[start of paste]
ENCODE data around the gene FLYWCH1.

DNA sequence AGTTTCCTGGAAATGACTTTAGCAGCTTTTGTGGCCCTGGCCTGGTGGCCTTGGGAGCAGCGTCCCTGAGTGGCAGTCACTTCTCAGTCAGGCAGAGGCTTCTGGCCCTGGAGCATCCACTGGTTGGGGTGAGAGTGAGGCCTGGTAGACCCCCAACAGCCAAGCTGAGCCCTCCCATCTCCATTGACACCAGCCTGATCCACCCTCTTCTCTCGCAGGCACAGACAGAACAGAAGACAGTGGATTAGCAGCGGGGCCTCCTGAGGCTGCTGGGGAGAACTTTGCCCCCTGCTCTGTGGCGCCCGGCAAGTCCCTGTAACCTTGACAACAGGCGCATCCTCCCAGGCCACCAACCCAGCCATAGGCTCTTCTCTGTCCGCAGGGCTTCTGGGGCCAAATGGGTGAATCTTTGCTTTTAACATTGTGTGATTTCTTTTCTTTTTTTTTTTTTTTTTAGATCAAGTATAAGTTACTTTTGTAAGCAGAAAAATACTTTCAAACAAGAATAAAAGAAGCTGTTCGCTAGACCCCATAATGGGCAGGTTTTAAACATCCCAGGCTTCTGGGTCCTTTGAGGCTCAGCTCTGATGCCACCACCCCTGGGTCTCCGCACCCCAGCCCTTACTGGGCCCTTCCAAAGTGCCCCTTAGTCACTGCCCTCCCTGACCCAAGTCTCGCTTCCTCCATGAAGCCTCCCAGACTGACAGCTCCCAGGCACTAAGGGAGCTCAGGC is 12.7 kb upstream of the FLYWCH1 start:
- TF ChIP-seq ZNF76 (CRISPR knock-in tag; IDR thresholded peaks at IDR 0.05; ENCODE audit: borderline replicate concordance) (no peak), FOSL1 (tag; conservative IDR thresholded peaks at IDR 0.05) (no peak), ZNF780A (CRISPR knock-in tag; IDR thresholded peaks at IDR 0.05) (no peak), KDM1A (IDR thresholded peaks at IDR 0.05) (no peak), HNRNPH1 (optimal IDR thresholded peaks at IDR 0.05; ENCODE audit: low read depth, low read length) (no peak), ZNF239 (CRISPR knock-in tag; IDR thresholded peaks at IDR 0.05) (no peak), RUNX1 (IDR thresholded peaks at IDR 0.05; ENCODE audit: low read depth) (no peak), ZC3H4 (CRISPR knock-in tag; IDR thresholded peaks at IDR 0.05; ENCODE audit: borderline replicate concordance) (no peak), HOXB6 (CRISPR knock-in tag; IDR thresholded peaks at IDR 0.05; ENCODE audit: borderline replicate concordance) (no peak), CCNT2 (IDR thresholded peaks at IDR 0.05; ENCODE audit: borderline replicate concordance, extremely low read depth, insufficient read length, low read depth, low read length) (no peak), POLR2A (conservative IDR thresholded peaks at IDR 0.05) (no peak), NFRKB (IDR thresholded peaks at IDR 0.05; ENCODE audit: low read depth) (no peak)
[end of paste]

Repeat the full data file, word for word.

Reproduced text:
ENCODE data around the gene FLYWCH1.

DNA sequence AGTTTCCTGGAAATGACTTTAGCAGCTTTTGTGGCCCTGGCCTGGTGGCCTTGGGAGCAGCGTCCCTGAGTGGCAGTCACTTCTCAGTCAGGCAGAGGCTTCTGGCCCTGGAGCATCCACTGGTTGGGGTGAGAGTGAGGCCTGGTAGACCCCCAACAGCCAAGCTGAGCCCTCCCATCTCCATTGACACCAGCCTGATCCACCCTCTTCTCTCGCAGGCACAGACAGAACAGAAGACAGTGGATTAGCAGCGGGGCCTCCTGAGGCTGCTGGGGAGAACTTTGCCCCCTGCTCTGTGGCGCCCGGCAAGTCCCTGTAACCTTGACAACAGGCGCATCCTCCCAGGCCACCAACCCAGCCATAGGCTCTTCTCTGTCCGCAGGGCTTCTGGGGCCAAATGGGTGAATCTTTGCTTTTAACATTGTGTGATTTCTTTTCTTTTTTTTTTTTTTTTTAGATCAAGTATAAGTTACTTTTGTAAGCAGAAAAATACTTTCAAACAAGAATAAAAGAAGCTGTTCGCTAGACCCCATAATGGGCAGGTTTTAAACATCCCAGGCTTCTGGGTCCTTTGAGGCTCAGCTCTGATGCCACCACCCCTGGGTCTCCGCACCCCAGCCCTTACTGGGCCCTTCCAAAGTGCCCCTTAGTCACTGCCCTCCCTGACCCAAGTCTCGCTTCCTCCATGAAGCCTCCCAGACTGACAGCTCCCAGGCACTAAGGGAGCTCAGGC is 12.7 kb upstream of the FLYWCH1 start:
- TF ChIP-seq ZNF76 (CRISPR knock-in tag; IDR thresholded peaks at IDR 0.05; ENCODE audit: borderline replicate concordance) (no peak), FOSL1 (tag; conservative IDR thresholded peaks at IDR 0.05) (no peak), ZNF780A (CRISPR knock-in tag; IDR thresholded peaks at IDR 0.05) (no peak), KDM1A (IDR thresholded peaks at IDR 0.05) (no peak), HNRNPH1 (optimal IDR thresholded peaks at IDR 0.05; ENCODE audit: low read depth, low read length) (no peak), ZNF239 (CRISPR knock-in tag; IDR thresholded peaks at IDR 0.05) (no peak), RUNX1 (IDR thresholded peaks at IDR 0.05; ENCODE audit: low read depth) (no peak), ZC3H4 (CRISPR knock-in tag; IDR thresholded peaks at IDR 0.05; ENCODE audit: borderline replicate concordance) (no peak), HOXB6 (CRISPR knock-in tag; IDR thresholded peaks at IDR 0.05; ENCODE audit: borderline replicate concordance) (no peak), CCNT2 (IDR thresholded peaks at IDR 0.05; ENCODE audit: borderline replicate concordance, extremely low read depth, insufficient read length, low read depth, low read length) (no peak), POLR2A (conservative IDR thresholded peaks at IDR 0.05) (no peak), NFRKB (IDR thresholded peaks at IDR 0.05; ENCODE audit: low read depth) (no peak)